How gar­lic is thwart­ing the dreaded red mite

Country Smallholding - - In Focus -

GAR­LIC con­tains a po­tent nat­u­ral in­sec­ti­cide and af­ter 15 years of hard work devel­op­ing a gar­lic-based prod­uct, one East Sus­sex-based com­pany be­lieves that it has come up with an ef­fec­tive red mite treat­ment.

Back in the early 1990s, Nor­man Ben­nett was work­ing for a wa­ter com­pany when he read a book on gar­lic. The book stated that al­licin, a com­pound found in gar­lic, is the best an­timi­cro­bial com­pound it is pos­si­ble to find in na­ture.

“If this is true, then why are we not us­ing it to fight bac­te­ria,” he asked him­self.

Af­ter much trial and er­ror, he and busi­ness part­ner Peter Josling de­vel­oped a patented process to pro­duce al­licin. To­day their com­pany, Al­licin In­ter­na­tional, is sell­ing al­licin world­wide under the brand name of Nopex BK in a range of forms — pow­der, creams, pills and sprays — aimed at both the re­tail vet­eri­nary and med­i­cal sec­tors.

Be­hind this success is a wealth of in­de­pen­dent re­search data which demon­strates the prod­uct’s an­timi­cro­bial and an­ti­fun­gal prop­er­ties. Lab­o­ra­tory tests by Dr Ron Cut­ler of the Univer­sity of East Lon­don show that al­licin is ef­fec­tive against a wide range of mi­crobes, in­clud­ing E coli, Lis­te­ria mono­cy­to­genes, Borde­tella, Sal­mo­nella en­teri­tis, Clostrid­ium per­frin­gens and Staphy­lo­coc­cus aureus.

“We are even see­ing pos­i­tive re­sults with MRSA. Al­licin suc­cess­fully kills MRSA while the most pow­er­ful an­tibi­otic avail­able of­ten fails,” says Nor­man, who is now look­ing at how his prod­uct can ben­e­fit the live­stock sec­tor, in­clud­ing poul­try.

He started with a one-month trial on E coli.

“One shed con­tain­ing 10,000 lay­ers re­ceived no treat­ment, while a sec­ond re­ceived 1.5l of Nopex BK so­lu­tion/1,000l of drink­ing wa­ter for seven days and then 1l/1,000l for three days.”

The trial re­vealed that treated birds were free of E coli, while con­trol birds showed signs of in­fec­tion in liver sam­ples. But a more no­tice­able ben­e­fit be­came ap­par­ent only days af­ter the start of the trial.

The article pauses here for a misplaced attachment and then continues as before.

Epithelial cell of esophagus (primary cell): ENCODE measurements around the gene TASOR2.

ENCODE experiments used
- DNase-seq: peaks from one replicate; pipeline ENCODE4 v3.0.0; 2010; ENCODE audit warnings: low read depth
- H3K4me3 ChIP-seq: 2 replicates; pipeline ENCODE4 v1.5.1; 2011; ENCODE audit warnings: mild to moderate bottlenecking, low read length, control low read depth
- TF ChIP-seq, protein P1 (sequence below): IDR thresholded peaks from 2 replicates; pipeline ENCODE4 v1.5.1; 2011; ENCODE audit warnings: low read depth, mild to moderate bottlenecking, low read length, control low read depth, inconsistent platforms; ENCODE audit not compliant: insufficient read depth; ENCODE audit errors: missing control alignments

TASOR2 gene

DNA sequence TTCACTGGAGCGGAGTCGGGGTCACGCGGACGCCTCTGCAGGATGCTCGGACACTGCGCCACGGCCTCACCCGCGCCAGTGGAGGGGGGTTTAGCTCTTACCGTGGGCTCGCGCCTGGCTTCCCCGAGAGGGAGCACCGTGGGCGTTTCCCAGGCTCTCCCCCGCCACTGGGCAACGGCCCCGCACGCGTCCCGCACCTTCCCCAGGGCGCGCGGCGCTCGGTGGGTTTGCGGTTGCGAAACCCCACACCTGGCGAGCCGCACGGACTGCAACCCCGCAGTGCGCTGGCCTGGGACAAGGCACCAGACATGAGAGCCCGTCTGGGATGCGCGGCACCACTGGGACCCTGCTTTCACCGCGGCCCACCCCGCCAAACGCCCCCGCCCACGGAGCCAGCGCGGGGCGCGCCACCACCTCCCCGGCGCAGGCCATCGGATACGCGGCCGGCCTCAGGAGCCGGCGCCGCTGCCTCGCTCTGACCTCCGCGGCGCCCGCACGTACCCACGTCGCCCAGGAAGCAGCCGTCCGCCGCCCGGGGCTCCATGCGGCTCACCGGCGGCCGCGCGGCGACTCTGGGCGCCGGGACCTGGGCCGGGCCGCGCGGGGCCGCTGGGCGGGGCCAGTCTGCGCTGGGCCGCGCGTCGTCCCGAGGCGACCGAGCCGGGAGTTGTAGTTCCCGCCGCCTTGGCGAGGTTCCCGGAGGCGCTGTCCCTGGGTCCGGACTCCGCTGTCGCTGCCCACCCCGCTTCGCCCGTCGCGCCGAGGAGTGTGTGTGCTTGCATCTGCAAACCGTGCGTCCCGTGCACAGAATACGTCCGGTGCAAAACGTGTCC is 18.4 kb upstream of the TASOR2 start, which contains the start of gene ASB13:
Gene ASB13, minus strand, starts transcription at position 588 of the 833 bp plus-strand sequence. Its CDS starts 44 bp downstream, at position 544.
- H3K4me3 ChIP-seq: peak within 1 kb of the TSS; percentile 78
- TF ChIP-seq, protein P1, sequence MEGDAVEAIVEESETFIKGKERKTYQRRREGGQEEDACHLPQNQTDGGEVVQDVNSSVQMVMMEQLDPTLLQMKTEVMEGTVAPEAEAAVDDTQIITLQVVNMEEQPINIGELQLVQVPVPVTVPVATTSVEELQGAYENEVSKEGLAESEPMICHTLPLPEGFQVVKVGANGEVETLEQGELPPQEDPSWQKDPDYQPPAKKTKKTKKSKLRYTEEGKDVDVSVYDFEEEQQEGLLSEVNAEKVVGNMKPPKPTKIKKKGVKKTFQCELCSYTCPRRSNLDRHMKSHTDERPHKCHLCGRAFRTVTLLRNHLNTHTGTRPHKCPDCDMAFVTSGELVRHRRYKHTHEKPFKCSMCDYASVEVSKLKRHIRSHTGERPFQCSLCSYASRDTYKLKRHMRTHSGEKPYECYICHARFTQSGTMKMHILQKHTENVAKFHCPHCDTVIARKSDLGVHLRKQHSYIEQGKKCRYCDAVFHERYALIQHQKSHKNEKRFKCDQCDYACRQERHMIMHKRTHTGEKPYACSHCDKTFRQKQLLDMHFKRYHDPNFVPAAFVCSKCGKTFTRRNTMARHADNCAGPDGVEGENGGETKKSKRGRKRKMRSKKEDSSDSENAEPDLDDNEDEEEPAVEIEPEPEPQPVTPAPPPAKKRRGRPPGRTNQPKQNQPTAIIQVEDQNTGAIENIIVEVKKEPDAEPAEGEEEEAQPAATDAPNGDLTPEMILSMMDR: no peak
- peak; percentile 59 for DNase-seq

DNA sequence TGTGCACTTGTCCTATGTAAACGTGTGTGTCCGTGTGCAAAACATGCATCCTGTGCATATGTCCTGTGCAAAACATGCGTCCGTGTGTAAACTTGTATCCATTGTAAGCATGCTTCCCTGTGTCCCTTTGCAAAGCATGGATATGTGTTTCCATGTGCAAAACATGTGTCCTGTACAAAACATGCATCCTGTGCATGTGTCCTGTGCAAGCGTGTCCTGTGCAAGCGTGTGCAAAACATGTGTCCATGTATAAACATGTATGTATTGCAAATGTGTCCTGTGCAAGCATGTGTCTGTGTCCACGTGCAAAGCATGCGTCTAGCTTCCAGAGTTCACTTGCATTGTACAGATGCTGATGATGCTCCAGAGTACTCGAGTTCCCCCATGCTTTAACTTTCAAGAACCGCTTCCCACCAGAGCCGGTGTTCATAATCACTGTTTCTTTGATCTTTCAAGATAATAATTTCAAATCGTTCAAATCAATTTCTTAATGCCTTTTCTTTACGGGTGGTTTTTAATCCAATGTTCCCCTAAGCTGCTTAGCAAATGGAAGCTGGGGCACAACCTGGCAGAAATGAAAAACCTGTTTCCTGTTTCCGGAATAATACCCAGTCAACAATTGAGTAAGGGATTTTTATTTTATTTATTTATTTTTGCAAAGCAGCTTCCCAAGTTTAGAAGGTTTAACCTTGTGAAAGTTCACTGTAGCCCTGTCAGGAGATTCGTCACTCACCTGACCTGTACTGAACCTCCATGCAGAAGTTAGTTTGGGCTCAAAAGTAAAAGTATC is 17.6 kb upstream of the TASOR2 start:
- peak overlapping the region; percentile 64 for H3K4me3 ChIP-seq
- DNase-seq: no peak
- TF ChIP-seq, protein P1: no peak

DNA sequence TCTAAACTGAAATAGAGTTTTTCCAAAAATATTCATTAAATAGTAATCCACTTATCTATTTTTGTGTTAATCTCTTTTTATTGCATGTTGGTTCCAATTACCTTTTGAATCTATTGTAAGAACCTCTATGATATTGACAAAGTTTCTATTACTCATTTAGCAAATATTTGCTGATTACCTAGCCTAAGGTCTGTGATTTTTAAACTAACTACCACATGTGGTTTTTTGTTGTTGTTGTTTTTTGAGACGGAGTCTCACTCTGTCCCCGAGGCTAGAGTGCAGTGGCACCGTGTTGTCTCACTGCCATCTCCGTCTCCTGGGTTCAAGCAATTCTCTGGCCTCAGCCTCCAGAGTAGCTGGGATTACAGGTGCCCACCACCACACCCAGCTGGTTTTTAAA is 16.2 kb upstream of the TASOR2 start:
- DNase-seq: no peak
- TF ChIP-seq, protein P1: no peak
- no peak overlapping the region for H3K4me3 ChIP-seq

“Treated birds ap­peared health­ier and had red­der combs,” Nor­man ex­plains. “Con­trol birds had white combs, a typ­i­cal symp­tom of red mite at­tack due to anaemia. The re­sult was that treated birds pro­duced 2% more eggs as well.”

Nor­man ad­mits that he wasn’t sur­prised by the im­prove­ment in per­for­mance as high lev­els of mite in­fes­ta­tion can cause in­creased stress to the birds and sub­se­quently re­duced egg pro­duc­tion, anaemia and, in se­vere cases, death. In­fec­tion has also been im­pli­cated with el­e­vated lev­els of E coli.

Blood-feed­ing bird par­a­site

Red mite ( Der­manys­sus gal­li­nae) is a blood-feed­ing bird par­a­site that at­tacks rest­ing hens mainly dur­ing the night for a short (usu­ally the du­ra­tion is one to two hours) blood meal. Af­ter feed­ing, the mites hide in cracks and crevices away from daylight.

Nor­man has re­cently been en­gaged in a nine-month trial com­par­ing two groups of 10,000 lay­ers. De­tailed ex­am­i­na­tion of birds in this trial re­vealed that mites at the nymph stage were be­ing re­pelled by the taste of al­licin in the blood of treated birds. The re­sult was that nymphs didn’t feed, dropped off and even­tu­ally died.

“This breaks the cy­cle, with fewer nymphs reach­ing the adult stage,” he ex­plains.

Birds also showed more vi­tal­ity and im­proved comb colour. In the cur­rent trial, Nopex BK is prov­ing 100% ef­fec­tive and birds are cur­rently lay­ing 2-4% more eggs.

Also, there is no bird mor­tal­ity, with the birds liv­ing longer, stay­ing longer in pro­duc­tion and the treat­ment also helps to keep wa­ter tanks, pipes and drinkers clean.

When talk­ing about gar­lic, pro­duc­ers of­ten ques­tion whether al­licin puts birds off drink­ing. But Nor­man high­lights the in­clu­sion rate: “At a rate of 1.5l of prod­uct/1,000l of drink­ing wa­ter, there is no prob­lem with wa­ter in­takes,” he says. “Lab­o­ra­tory tests also con­firm no traces of al­licin in eggs or in meat.”

Look­ing ahead, Nor­man en­vis­ages that pro­duc­ers will treat birds through lay on a re­peat­ing three days on, three days off pro­gramme. It also pro­vides pro­duc­ers with a non-an­tibi­otic treat­ment for E coli.

Dr J W Bok is car­ry­ing out tri­als with Dutch pest con­trol com­pany Van Veld­hui­jzen on a layer unit near Boxmeer, The Nether­lands.

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